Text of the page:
“I am so impressed with what you have done,” said Jack Markell, adding that his wife had taken an immediate liking to the project. “You get elected officials to be supportive when you have an incredibly organized effort yourselves,” he complimented the group.
Starting the garden
“Our state of Delaware has a rich horticultural tradition that is second to none in the U.S.,” said designer Rodney Robinson. “However, most of it is in the north, and it’s time for it to come south.”
Gardening is a bridge between social and economic barriers, he said.
“This garden is unique, in my view, because it is a grassroots effort,” Robinson said, and not a private estate garden later opened to the public. That means DBG has had to develop its own vision, from the ground up.
DBG has a 99-year lease on the land from the Sussex County Land Trust, at a cost of $1 annually.
“We’re in the middle of the temperate zone. … Right here, we’re in the sweet spot of the sweet spots,” said land trust Chairperson Dennis Forney, adding that preserving open space is “absolutely critical to the future of this county.”
Garden founder Michael Zajic has already retired from the project, but he said he was glad to see the groundbreaking of such a special site that he helped choose.
“Besides the spectacular view of Pepper Creek … it has a big forest, plus a lot of open area… It has hills! Delaware is flat as a pancake,” Zajic noted with a laugh.
He said he had been thinking about a garden since moving to Sussex County in 1994. Soon thereafter, he asked the Sussex County Council to consider starting a botanic garden. They said that wasn’t their job.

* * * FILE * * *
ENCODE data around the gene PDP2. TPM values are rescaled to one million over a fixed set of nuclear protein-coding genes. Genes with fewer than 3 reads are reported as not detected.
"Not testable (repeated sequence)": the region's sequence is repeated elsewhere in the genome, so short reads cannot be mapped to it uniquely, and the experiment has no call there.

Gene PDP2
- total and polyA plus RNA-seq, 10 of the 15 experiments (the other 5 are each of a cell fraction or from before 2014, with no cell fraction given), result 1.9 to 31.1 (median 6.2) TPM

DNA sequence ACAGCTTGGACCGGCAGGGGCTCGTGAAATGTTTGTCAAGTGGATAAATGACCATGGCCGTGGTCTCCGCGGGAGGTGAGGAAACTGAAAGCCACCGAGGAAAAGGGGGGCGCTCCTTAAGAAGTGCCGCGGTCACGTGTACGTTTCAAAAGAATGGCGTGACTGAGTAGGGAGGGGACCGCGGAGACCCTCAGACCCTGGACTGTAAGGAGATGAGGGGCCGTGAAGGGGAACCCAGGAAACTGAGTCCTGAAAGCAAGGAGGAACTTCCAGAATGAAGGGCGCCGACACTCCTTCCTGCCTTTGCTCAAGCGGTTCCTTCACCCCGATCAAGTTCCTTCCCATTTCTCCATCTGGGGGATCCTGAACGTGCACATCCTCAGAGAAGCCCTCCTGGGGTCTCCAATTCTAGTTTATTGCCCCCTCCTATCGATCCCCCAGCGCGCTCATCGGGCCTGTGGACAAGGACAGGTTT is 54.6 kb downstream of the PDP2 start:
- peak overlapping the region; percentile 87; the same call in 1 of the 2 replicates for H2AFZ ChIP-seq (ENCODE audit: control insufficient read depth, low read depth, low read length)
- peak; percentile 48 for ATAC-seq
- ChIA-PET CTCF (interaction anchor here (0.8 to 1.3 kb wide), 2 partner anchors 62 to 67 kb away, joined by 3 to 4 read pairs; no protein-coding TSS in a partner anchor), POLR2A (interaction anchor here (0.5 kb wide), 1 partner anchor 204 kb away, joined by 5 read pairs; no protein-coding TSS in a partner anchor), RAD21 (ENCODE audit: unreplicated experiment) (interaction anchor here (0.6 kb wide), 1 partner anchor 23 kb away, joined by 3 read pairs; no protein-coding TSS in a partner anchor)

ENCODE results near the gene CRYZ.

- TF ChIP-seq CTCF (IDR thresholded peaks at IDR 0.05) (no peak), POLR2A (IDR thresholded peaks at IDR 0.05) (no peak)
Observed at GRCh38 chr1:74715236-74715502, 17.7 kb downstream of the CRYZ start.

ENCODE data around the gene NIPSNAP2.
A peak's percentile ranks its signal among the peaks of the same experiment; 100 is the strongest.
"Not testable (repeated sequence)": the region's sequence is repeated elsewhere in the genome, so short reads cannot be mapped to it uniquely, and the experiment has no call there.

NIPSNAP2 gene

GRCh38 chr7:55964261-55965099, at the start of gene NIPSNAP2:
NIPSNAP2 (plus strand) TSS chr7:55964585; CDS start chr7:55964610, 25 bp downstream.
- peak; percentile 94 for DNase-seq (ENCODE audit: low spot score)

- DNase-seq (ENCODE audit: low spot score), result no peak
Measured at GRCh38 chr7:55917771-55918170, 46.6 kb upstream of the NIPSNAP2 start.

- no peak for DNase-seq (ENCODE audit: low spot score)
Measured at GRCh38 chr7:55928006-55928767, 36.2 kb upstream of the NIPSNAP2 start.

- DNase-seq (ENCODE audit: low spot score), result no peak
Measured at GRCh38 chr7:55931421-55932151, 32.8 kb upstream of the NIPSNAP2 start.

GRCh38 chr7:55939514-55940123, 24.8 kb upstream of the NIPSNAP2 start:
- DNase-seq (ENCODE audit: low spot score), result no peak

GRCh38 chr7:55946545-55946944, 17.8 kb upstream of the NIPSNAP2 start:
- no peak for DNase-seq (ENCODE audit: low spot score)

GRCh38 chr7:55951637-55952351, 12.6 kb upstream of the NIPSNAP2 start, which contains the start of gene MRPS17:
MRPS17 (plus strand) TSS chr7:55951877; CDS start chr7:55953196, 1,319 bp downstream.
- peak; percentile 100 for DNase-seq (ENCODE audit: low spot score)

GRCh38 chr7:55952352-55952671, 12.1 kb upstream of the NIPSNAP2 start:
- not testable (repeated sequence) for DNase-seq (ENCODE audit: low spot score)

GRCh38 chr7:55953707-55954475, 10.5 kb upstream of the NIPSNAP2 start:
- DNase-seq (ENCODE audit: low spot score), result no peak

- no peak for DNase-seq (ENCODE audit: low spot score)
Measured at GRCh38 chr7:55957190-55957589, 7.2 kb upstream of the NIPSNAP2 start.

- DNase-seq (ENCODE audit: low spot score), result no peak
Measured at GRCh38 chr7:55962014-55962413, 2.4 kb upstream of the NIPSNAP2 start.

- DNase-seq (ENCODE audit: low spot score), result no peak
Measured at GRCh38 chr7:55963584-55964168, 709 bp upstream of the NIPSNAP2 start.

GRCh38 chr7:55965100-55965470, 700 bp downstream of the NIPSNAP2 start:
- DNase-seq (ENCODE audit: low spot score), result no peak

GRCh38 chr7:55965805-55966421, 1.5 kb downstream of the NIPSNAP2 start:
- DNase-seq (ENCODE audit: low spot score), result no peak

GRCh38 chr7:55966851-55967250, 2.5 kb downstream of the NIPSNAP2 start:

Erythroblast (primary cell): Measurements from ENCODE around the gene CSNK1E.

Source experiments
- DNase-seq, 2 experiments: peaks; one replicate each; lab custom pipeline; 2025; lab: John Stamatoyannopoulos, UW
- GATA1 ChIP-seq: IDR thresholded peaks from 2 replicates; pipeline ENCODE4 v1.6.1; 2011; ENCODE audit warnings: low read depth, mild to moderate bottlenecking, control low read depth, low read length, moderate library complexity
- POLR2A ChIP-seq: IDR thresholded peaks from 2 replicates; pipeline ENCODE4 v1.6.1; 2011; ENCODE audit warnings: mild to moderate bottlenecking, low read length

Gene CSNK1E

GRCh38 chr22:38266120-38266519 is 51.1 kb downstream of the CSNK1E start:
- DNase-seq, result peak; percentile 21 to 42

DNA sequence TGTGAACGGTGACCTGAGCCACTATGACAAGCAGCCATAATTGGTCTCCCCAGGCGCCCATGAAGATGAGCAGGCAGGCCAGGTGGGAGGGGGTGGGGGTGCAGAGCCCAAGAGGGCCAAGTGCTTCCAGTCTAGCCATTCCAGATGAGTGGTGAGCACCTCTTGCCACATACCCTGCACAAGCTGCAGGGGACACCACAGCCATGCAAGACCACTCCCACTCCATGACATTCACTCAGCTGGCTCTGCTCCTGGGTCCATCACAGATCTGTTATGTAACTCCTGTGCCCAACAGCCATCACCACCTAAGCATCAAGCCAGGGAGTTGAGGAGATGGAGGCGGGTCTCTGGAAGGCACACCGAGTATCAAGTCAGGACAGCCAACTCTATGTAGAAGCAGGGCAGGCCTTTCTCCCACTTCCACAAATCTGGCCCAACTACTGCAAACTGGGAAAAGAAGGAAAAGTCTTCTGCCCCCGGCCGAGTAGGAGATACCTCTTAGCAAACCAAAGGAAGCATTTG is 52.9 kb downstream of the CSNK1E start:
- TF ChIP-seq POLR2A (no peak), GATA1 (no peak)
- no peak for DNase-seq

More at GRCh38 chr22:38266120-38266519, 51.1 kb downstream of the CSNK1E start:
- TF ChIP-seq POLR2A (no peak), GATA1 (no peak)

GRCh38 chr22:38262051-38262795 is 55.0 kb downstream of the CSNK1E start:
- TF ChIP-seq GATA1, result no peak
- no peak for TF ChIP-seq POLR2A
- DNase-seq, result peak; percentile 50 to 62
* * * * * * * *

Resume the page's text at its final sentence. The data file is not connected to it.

Exactly five years ago, the former horticultural supervisor attended a small cocktail party to get people talking about the idea. He followed up with a guest column in a local newspaper, inviting people to a public meeting at the library.
“People showed up, I asked for volunteers for the board … and it went from there,” Zajic said.
The DBG has had its ups and downs, but excellent support from the volunteers and legislators who kept it going.
In starting a project of this magnitude, “People might be being idealistic, but the devil is in the details. Plans must be sustainable and realistic,” Zajic said. “Don’t give up the dream, but be prepared to have a business plan. … You’ve got to have a business plan to save the world.”
Carla Markell thanked him for taking the first steps and for his willingness to let others continue the journey.
“This project has a life of its own,” she said.
Other dignitaries at the Dec. 1 groundbreaking represented the Longwood Foundation, the Delaware State Legislature, Sussex County, Pennoni Associates, Lake/Flato Architecture, the EDiS Company, George & Lynch, Bancroft Construction and Delaware Department of Transportation.
Donations to the project may be made online at www.delawaregardens.org or by check mailed to Delaware Botanic Gardens; P.O. Box 1390; Ocean View, DE 19970. Southern Delaware Botanic Gardens Inc. is a 501(c)(3) nonprofit organization. The garden site is located on Piney Neck Road, about 1.5 miles from Main Street in Dagsboro.